Mr. Rifkin’s Pipe Dream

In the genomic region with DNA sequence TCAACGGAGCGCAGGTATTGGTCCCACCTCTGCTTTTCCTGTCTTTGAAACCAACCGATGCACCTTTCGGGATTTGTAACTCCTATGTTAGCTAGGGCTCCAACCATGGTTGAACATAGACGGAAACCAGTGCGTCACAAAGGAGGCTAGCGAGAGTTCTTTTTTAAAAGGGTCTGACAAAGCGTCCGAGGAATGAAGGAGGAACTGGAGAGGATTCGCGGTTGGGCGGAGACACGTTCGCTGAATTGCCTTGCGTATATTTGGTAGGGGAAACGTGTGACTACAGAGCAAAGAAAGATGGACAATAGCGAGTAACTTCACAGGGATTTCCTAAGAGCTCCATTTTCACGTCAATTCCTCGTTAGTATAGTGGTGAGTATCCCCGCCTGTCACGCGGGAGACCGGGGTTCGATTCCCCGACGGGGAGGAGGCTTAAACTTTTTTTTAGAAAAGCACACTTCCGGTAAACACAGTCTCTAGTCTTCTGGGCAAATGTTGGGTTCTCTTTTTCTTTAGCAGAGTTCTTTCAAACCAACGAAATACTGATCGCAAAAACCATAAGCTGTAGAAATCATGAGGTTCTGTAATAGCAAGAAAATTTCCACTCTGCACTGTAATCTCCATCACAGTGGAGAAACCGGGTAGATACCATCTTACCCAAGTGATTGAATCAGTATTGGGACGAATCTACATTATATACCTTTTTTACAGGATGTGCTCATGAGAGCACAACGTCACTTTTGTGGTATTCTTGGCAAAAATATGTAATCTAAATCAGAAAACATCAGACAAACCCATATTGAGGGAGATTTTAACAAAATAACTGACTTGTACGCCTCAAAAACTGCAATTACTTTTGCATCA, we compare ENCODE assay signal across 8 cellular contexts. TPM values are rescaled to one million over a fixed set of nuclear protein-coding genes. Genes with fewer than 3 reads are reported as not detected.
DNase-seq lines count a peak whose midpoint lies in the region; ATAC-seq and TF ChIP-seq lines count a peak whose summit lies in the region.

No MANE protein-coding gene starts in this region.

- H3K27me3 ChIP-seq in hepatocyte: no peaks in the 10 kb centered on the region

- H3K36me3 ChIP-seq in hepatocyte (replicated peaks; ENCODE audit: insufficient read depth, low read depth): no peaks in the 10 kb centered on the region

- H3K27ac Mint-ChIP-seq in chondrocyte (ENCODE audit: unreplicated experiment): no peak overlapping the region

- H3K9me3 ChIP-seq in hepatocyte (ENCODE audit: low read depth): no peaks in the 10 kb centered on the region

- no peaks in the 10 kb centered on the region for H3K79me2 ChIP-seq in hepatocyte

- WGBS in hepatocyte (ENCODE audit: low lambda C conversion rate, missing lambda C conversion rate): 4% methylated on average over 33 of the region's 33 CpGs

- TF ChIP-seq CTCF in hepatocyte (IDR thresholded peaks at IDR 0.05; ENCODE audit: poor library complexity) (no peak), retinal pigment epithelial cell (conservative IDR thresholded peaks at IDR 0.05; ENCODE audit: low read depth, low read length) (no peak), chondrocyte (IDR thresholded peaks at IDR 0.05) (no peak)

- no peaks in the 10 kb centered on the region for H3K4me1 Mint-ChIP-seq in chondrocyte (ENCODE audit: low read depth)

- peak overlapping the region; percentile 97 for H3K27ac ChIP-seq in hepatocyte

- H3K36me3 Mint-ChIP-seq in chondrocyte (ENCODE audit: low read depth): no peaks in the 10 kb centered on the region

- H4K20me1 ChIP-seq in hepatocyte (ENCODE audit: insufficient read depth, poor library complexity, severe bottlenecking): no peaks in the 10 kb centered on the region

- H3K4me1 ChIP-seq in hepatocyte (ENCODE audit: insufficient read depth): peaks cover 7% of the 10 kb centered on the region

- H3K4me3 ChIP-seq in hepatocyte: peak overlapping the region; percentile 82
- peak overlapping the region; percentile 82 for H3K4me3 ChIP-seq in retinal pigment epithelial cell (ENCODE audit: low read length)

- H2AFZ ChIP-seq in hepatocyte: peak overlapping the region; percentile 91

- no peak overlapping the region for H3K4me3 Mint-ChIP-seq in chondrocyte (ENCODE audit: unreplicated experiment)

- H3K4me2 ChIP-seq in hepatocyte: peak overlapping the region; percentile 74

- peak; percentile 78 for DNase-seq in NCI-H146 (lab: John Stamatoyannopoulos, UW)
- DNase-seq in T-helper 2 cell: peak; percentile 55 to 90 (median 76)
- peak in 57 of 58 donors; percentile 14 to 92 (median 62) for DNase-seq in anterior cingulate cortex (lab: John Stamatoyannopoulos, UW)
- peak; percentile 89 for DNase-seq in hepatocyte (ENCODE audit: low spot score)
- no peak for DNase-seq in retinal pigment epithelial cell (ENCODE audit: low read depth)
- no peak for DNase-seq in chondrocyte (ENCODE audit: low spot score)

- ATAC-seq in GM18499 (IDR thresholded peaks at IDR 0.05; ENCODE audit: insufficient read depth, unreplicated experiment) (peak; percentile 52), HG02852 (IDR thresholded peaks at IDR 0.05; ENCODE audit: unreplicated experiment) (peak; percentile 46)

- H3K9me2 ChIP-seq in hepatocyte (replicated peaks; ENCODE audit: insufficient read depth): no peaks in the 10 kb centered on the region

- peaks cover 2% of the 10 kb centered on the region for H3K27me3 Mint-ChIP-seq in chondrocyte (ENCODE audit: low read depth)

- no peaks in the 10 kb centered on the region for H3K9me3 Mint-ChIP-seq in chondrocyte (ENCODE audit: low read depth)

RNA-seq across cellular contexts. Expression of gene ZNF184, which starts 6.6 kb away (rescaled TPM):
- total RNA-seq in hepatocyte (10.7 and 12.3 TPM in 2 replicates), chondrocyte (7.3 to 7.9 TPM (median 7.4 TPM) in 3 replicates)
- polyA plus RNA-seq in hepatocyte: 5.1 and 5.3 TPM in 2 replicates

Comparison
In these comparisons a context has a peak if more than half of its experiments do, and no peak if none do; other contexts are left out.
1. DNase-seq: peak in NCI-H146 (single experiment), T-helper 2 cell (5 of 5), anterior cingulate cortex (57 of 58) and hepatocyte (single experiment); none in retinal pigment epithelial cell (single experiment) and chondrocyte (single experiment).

Professional worrier Jeremy Rifkin's pronouncements always remind me of the characterization by one-time Speaker of the House of Representatives Thomas B. Reed of his political opponents, “They never open their mouths without subtracting from the sum of human knowledge.”  Rifkin's assertion that Americans' consumption of beef causes domestic violence were absurd.  So were his claims that biotechnology threatens “a form of annihilation every bit as deadly as nuclear holocaust,” and that a small-scale field trial of a gene-spliced soil bacterium could change weather patterns and disrupt air-traffic control.He's at it again in a completely different realm in a new book, “The European Dream: How Europe's Vision of the Future Is Quietly Eclipsing the American Dream” (Tarcher/Penguin, 435 pages, $25.95). As the title implies, its thesis is, “When one considers what makes a people great and what constitutes a better way of life, Europe is beginning to surpass <?xml:namespace prefix = st1 ns = “urn:schemas-microsoft-com:office:smarttags” />America.”Before tackling this new attempt at redefining reality in an unreal way, it is useful to consider briefly Rifkin's previously published views on other subjects.  In “Beyond Beef,” he asserts that “the statistics linking domestic violence and quarrels over beef are both revealing and compelling.”  He believes that men use meat as “a means of conditioning women to accept a subservient status in society.”  The evidence?  He quotes a woman battered by her husband: “It would start off with him being angry over a trivial thing like cheese instead of meat on a sandwich.”…Oh.Rifkin's views on biotechnology, his preoccupation for many years, are no less wacky.  His decades-long predictions of doom ignore the scientific consensus that the newest techniques of biotechnology are essentially a refinement, or extension, of earlier ones applied for centuries, and that gene transfer or modification by molecular techniques does not, per se, confer risk.  Like robotics, fiber optics and supercomputers, the new biotechnology is no more than a widely applicable tool.Moreover, crops made with the techniques of the new biotechnology have for almost a decade been cultivated on more than 100 million acres annually around the world. They have drastically reduced soil erosion and applications of chemical pesticides, and Americans have consumed more than a trillion servings of foods that contain gene-spliced ingredients—all without a single documented untoward event. Yet, Rifkin has crusaded relentlessly to banish currently marketed biotech foods and pharmaceuticals, and to keep future products from being developed and tested, all the while distorting and making up facts to suit his purposes.The late Harvard evolutionary biologist Stephen Jay Gould, by his own admission, tried to be sympathetic to Rifkin's views but was overwhelmed by the “extremism” and “lack of integrity” in Rifkin's anti-biotechnology diatribe, “Algeny.” Gould concluded that Rifkin “shows no understanding of the norms and procedures of science.”In “The European Dream,” Rifkin demonstrates that his ineptness extends to political science and economics. He believes that at the same time that “the American Spirit is tiring and languishing in the past, a new European Dream is being born” — an ethos that “emphasizes community relationships over individual autonomy, cultural diversity over assimilation, quality of life over the accumulation of wealth, sustainable development over unlimited growth, deep play over unrelenting toil, universal human rights and the rights of nature over property rights, and global cooperation over the unilateral exercise of power.” Rifkin is convinced that before long, however, overworked and materialistic Americans will soon realize the superiority of and embrace the European ideal of “working to live” instead of “living to work,” and that they will exchange American self-reliance for Old World groupthink.It is true that already-underachieving European workers constantly press for even shorter workweeks and longer vacations, and that by contrast, Americans relish and feel a sense of accomplishment in work.  (Witness the proliferation of laptops, PDAs, pagers and cell phones among vacationing Americans.)  But this ethic is part of the very fabric of our national heritage.  In his autobiography, Thomas Jefferson opined that his proudest achievement had been to fashion a meritocratic United States in which “a new aristocracy of virtue and talent” replaced the old aristocracy of hubris, privilege and indolence. As long as we Americans are able to reap rewards that are commensurate with our labors—and can keep taxation and socialism at bay—we are unlikely to relinquish that ethic.Rifkin is the master of oversimplification and overstatement.  His portrayal of a homogenous, harmonious Europe is inaccurate, as the split over policy toward Iraq clearly illustrates.  A solid majority of European countries officially support the U.S. position, although France and Germany are in the minority. There is also wide disparity in public opinion: polls show that in the U.K. and the Netherlands there is significant support for the U.S. intervention, while in France and Spain there is widespread opposition.As he is wont to do, Rifkin frequently invokes flawed assumptions and “facts” that are made up and contradicted by data.  Contrary to his prognostications, the evidence suggests that if there is evolution toward greater congruence between the European and American Weltanschauungen, it will be the result of the Europeans moving in our direction, rather than the opposite.  Recently, major German labor unions have agreed to work longer hours without additional pay, and the leaders of France, Germany and other countries are beginning to acknowledge that their profligate social welfare programs are unsustainable. In stark rebuttal to Rifkin's paean to European society and institutions, European countries and their Union are, in comparison to the United States, in dire straits.  They have aging populations and low birth rates, their productivity is in decline, and their economies are stagnant. Everything in Europe is not on the decline, however: Stultifying taxation, over-regulation, obstruction of free markets, unemployment, anti-immigrant sentiment, anti-Semitism, and envy of the American economic miracle are alive and well. Finally, Rifkin is an adviser to the president of the European Union, and it should come as no surprise that he fawns on the hand that feeds him. Stephen Jay Gould dismissed Rifkin's “Algeny” as “a cleverly constructed tract of anti-intellectual propaganda masquerading as scholarship,” concluding that he had not “ever read a shoddier work.” But then he had not read “The European Dream.”<?xml:namespace prefix = o ns = “urn:schemas-microsoft-com:office:office” />